The INCLIVA Translational Pediatric Solid Tumors Research Group and the Childhood and Adolescent Cancer Translational Research Group at the Vall d’Hebron Research Institute (VHIR) have identified one of the mechanisms that promotes oncogenicity in rhabdomyosarcoma, a type of childhood cancer that accounts for 8% of all cancers in boys and girls.
The researchers, led by Dr. Josep Roma and Dr. Samuel Navarro, have discovered the mechanism that strongly activates the Hedgehog pathway in these tumors, even though they are not themselves mutated in most cases.
Specifically, the study revealed that high levels of Indian Hedgehog (IHH) and Desert Hedgehog (DHH) ligands were present and demonstrates that they play a fundamental role in the oncogenic activation of childhood rhabdomyosarcoma.
The Hedgehog signaling pathway is key to cell proliferation, growth, and differentiation of tumor cells. It also controls tumor cell migratory capacity and the formation of metastases, and therefore, tumor aggressiveness. The oncogenic function of this pathway was already known, but this study has now shown its activation mechanism. Clarifying the molecular mechanism of the activation of this pathway will be key in the development of new, tailored therapies that can be designed with much more specificity if these exact mechanisms are known. Unlike other types of cancer in which genetic mutations have been found in the pathway’s components, Hedgehog signaling is activated in rhabdomyosarcoma because some of the pathway’s ligands are overexpressed.
“For this study, human rhabdomyosarcoma tumor cell lines were implanted in experimental animal models. We observed that when the cells do not have the appropriate ligands, the tumors could not grow, or their growth was very limited. Therefore, inhibiting the interaction between the ligand and its receptor could be a good therapeutic target”, explained Dr. Josep Roma.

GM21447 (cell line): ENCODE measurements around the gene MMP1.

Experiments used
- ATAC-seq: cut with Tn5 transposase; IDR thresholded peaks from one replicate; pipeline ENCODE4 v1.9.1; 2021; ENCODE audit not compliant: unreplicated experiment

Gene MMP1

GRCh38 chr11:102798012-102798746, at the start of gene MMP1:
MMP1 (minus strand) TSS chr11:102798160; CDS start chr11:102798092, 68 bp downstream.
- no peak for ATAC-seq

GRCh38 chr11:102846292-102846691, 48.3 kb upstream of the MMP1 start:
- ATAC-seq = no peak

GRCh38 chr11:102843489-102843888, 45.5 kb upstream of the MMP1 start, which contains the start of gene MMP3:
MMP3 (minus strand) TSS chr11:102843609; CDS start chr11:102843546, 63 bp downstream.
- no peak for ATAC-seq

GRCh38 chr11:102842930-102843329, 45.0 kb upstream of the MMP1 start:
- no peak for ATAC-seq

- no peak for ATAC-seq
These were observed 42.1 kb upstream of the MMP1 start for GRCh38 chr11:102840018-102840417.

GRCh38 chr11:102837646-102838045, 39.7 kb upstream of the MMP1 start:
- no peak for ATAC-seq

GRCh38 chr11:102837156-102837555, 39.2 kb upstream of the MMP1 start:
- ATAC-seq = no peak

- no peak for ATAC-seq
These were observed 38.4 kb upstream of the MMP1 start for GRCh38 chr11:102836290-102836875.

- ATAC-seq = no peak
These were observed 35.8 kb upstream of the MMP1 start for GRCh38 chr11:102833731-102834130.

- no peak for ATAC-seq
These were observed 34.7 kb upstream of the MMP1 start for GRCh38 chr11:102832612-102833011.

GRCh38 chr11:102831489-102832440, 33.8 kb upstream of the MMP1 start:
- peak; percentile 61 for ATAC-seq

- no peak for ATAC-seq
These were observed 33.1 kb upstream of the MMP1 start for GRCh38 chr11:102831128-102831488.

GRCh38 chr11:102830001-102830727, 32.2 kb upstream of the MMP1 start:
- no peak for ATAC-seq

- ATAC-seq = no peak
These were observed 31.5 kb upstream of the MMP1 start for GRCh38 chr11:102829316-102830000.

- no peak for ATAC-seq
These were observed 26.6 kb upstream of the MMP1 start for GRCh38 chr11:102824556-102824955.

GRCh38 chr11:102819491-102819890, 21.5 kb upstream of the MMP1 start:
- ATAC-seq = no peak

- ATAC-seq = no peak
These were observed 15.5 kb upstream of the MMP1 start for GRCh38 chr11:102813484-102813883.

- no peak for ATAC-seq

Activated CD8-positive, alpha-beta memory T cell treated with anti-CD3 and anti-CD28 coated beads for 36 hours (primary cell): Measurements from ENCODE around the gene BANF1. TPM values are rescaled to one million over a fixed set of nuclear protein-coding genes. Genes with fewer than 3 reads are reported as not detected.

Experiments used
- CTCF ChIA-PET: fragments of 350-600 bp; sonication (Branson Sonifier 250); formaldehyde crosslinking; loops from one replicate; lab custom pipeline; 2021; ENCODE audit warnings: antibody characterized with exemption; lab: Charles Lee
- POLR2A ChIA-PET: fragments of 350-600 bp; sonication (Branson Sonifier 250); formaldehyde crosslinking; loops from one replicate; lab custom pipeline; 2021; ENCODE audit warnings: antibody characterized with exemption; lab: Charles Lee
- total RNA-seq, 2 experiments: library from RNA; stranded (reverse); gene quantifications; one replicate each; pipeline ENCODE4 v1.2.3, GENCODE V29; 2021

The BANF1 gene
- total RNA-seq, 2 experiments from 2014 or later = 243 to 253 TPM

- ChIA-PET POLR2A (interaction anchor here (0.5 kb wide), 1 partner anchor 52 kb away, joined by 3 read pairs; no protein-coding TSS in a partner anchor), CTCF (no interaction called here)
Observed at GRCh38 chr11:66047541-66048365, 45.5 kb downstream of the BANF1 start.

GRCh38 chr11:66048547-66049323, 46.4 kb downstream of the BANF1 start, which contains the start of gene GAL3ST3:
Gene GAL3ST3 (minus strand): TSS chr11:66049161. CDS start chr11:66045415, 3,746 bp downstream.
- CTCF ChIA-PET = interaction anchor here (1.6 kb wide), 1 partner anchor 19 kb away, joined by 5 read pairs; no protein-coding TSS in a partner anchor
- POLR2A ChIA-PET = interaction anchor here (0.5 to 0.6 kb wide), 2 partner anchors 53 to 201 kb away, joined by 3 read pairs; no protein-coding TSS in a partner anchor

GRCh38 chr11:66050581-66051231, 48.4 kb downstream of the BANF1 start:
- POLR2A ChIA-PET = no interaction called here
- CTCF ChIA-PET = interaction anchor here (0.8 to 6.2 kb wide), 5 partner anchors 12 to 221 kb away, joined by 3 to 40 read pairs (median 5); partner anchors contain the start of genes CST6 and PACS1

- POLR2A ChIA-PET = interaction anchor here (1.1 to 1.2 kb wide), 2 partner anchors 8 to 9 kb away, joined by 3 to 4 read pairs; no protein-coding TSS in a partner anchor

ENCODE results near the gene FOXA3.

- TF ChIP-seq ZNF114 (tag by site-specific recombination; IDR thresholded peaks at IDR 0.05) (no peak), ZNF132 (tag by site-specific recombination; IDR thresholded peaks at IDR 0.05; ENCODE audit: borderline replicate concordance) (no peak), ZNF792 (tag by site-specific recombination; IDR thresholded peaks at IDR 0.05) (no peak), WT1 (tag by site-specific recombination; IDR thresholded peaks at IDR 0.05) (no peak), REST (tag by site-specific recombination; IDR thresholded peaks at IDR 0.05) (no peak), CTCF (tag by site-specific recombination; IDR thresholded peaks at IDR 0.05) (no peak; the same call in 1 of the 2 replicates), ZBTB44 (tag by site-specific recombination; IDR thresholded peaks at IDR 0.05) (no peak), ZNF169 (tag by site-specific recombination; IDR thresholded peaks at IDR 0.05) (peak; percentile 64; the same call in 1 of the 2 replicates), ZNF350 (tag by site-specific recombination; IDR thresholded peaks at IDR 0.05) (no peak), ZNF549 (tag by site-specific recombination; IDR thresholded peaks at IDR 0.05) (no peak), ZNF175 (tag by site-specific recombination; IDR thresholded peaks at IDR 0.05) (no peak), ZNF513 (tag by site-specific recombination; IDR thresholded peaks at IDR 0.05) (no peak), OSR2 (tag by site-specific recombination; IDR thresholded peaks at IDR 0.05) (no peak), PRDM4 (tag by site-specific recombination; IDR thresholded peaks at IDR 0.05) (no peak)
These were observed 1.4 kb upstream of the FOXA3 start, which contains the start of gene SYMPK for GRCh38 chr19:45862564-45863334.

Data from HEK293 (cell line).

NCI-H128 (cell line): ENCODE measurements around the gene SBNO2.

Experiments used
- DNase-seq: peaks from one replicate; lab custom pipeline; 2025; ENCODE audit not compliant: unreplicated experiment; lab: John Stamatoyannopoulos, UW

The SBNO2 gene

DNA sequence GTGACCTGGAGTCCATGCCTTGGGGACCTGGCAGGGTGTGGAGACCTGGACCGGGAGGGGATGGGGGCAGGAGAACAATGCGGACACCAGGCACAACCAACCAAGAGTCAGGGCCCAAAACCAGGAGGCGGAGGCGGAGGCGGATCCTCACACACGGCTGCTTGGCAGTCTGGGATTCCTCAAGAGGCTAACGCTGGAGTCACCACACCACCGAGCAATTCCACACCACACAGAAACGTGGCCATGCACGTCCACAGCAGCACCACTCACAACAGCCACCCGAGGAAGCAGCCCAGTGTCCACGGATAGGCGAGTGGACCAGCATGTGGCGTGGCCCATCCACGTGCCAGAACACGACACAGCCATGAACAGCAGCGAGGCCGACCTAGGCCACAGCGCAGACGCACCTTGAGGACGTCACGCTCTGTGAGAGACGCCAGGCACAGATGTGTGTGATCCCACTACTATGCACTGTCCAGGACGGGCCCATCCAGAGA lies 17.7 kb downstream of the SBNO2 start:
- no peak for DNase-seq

This discovery will allow medium-term alternatives to be offered to rhabdomyosarcoma patients who do not respond to current therapies. In fact, in 2011 one of the same research groups discovered the involvement of another signaling pathway (via Notch) in rhabdomyosarcomas and now “one of their lines of work focusses on the double pharmacological inhibition of both Notch and Hedgehog”, he went on.
This work could be replicated in other types of cancer such as pancreatic, ovarian, or colorectal cancer, where activation of the Hedgehog pathway has also been described.
Research in rhabdomyosarcoma
The aim of pediatric cancer research is to seek highly-effective treatments for the almost 1,000 children who are diagnosed with cancer every year in Spain. Therefore, translational research in this field is fundamental.
This type of childhood cancer affects around 900 children per year in Spain.
Between 80 and 90 tumors per year (8% of the tumors detected), are a rhabdomyosarcomas. These are malignant tumors that can appear in a variety of locations (extremities, head and neck, nose, ears, etc.). In fact, it is the most common type of soft tissue sarcoma in children.
The location and histological and molecular subtype of these tumors affects their aggressiveness, invasiveness, destructiveness, and metastatic capacity. In the most favorable cases there may be a cure rate of 80%–90%. But, if the disease is advanced or presents with metastasis, the prognosis is much less favorable and the cure rate can be much lower, sometimes even below 40%.
Pediatric oncologists and researchers have seen an increase in the survival of childhood cancer over the past 20 years thanks to new, more individualized treatments and better molecular definition of tumors. Even so, 20% of children with cancer are still not cured.
Scientific publication: https://www.ncbi.nlm.nih.gov/pubmed/28881358